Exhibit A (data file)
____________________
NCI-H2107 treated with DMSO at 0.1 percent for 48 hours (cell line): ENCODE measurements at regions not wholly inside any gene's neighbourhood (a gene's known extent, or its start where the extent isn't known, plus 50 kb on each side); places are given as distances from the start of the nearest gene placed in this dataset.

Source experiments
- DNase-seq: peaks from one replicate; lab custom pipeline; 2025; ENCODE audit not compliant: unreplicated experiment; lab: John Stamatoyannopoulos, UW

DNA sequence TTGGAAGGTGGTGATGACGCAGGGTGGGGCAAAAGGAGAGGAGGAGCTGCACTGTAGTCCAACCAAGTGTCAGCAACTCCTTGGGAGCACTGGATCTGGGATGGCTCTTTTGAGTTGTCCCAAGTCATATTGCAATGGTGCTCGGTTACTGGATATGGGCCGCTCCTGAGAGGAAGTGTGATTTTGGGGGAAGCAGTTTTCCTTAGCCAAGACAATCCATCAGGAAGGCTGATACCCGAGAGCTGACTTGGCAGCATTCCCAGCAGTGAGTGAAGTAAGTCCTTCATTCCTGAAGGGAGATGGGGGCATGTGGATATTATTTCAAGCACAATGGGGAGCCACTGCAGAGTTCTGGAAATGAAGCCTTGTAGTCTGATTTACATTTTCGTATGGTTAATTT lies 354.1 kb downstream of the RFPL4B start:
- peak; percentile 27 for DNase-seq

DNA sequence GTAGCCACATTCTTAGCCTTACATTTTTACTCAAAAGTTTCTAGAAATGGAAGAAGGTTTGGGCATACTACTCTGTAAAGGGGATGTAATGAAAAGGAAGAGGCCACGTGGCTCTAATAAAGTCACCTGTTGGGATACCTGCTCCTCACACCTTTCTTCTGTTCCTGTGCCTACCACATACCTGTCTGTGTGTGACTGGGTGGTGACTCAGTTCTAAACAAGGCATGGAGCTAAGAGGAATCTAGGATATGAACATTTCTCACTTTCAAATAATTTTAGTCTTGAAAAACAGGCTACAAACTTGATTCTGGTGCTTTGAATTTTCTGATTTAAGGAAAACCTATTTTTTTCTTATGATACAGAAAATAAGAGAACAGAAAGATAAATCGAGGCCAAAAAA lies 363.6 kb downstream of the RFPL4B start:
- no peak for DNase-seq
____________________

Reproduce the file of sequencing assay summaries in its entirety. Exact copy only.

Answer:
NCI-H2107 treated with DMSO at 0.1 percent for 48 hours (cell line): ENCODE measurements at regions not wholly inside any gene's neighbourhood (a gene's known extent, or its start where the extent isn't known, plus 50 kb on each side); places are given as distances from the start of the nearest gene placed in this dataset.

Source experiments
- DNase-seq: peaks from one replicate; lab custom pipeline; 2025; ENCODE audit not compliant: unreplicated experiment; lab: John Stamatoyannopoulos, UW

DNA sequence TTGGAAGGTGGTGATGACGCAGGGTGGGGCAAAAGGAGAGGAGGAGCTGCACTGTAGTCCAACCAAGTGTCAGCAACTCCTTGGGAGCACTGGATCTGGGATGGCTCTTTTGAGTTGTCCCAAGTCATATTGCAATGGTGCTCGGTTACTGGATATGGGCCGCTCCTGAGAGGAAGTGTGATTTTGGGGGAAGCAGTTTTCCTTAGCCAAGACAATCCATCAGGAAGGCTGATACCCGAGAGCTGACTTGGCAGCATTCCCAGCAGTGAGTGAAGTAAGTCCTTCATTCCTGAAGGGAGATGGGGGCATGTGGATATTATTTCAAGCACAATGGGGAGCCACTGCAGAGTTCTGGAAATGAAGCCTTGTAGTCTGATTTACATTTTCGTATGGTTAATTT lies 354.1 kb downstream of the RFPL4B start:
- peak; percentile 27 for DNase-seq

DNA sequence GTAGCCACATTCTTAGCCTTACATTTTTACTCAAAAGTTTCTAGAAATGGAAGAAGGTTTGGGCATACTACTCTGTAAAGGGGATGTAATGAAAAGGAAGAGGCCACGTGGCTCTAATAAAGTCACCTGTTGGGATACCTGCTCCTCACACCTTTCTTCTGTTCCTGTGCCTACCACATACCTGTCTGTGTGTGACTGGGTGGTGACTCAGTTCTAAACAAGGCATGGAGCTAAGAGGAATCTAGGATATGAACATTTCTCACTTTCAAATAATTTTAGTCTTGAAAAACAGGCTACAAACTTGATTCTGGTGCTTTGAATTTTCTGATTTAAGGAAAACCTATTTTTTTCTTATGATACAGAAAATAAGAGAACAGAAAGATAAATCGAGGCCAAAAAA lies 363.6 kb downstream of the RFPL4B start:
- no peak for DNase-seq